When I was growing up, my father grew tomatoes in our back yard. These carefully tended, vine-ripened tomatoes were absolutely delicious — far better than most others I can remember – and it was all thanks to the rich, organically managed soil. All of the tomato plant’s growth is made from materials taken from the soil, and nothing can be incorporated into the plant unless it is available in the soil. This is why plants grown in depleted soils are just not the same. Commercial fertilizers can add back nitrogen and the basic required minerals, but they cannot replicate the rich spectrum of nourishment in soil that is organically maintained. The plant will just do the best it can with whatever materials are available.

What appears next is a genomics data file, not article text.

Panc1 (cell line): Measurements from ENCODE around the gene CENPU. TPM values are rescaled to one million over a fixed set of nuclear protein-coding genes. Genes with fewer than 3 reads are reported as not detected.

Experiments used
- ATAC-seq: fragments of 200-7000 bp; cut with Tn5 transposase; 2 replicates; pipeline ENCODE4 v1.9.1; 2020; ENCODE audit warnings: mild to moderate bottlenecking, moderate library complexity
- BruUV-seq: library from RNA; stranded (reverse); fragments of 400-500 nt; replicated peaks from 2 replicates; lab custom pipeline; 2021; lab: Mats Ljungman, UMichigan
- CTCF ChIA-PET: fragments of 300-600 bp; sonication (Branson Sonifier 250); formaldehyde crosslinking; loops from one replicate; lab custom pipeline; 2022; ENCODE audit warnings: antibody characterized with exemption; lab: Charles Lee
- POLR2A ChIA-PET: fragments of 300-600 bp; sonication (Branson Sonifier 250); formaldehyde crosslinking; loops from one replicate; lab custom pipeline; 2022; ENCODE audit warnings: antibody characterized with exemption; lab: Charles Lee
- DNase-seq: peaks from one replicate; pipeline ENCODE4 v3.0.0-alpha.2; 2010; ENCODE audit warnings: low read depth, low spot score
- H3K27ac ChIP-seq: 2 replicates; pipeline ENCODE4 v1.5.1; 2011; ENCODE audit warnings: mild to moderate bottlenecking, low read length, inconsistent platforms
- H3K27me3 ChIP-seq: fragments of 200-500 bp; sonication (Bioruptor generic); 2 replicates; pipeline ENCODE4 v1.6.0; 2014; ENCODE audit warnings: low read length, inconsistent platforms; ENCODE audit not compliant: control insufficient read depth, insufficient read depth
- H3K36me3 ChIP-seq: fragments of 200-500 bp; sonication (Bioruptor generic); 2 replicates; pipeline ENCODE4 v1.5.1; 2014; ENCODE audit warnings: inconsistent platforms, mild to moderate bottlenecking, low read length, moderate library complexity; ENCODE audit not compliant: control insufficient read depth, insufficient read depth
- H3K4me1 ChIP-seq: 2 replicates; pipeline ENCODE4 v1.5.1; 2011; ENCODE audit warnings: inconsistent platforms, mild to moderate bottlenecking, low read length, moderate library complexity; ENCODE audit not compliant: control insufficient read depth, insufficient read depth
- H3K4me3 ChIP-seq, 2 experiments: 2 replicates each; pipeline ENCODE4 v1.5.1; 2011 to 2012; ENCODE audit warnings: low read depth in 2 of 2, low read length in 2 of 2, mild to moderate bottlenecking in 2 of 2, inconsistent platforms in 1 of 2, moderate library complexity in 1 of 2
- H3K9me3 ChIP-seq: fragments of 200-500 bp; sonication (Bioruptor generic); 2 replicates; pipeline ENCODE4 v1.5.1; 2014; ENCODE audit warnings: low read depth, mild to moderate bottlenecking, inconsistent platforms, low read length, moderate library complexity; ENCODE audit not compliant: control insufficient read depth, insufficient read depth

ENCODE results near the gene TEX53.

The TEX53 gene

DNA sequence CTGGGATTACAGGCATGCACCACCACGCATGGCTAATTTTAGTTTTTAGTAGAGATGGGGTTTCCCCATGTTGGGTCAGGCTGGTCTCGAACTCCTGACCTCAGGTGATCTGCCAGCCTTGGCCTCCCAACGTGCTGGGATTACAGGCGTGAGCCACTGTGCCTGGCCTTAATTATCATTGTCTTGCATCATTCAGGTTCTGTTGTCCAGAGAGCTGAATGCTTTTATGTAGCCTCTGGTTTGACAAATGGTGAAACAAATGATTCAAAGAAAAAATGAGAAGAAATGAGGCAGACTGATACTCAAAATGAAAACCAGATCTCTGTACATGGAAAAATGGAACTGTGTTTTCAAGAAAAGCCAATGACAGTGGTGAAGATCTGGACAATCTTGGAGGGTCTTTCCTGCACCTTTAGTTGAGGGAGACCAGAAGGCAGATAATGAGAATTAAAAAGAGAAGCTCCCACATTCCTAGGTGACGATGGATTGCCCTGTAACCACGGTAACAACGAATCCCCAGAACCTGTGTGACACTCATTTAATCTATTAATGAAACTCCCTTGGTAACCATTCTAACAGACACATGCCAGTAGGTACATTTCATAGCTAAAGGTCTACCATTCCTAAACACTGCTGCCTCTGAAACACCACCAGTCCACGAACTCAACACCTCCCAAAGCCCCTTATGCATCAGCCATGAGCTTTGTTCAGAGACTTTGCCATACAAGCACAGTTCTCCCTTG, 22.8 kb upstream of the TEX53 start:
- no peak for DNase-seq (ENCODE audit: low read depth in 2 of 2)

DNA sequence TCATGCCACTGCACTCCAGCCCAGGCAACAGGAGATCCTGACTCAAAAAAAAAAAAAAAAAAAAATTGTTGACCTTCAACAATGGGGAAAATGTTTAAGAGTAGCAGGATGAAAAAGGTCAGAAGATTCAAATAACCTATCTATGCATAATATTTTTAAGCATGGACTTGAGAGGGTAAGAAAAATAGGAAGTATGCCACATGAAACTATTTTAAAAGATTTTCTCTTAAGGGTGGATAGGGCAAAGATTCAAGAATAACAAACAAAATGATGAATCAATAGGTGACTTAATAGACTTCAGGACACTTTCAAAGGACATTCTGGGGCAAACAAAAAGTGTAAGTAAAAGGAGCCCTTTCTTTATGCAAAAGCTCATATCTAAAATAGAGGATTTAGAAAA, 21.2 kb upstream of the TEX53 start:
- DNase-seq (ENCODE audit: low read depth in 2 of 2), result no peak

When my daughter Claire was born, she weighed 7 pounds 6 ounces. Today, she is 16 years old and weighs over 100 pounds. All of the materials for Claire’s dramatic growth have come from the food she has eaten. Like the tomato plant, my daughter’s body does the best it can with what’s available .
Food is the building block for every part of a child’s body, from bones and skin and muscles to organs, including the brain and its complex, ever growing network of neural connections. Children’s bodies are very forgiving-but why not offer them the best building blocks during the school years? And why not protect them from chemicals and junk ingredients in what they eat and drink, or from foods that have the nourishment processed out of them?
Read More From This Series:
Part 1 – Brain Food For Your Kids: How Do You Score?
Part 2 – From Backyard Gardens to Kindergartens
Part 3 – Brain Building
Part 4 – How is your food grown?
Part 5 – Antioxidants – Extra Credit
Part 6 – How Our Food Is Processed
Part 7 – Refined Sugars and Flours
Part 8 – School Fuel: Homework for Parents
Part 9 – How Much Does a Child Need Each Day?
Last reviewed: August 29, 2011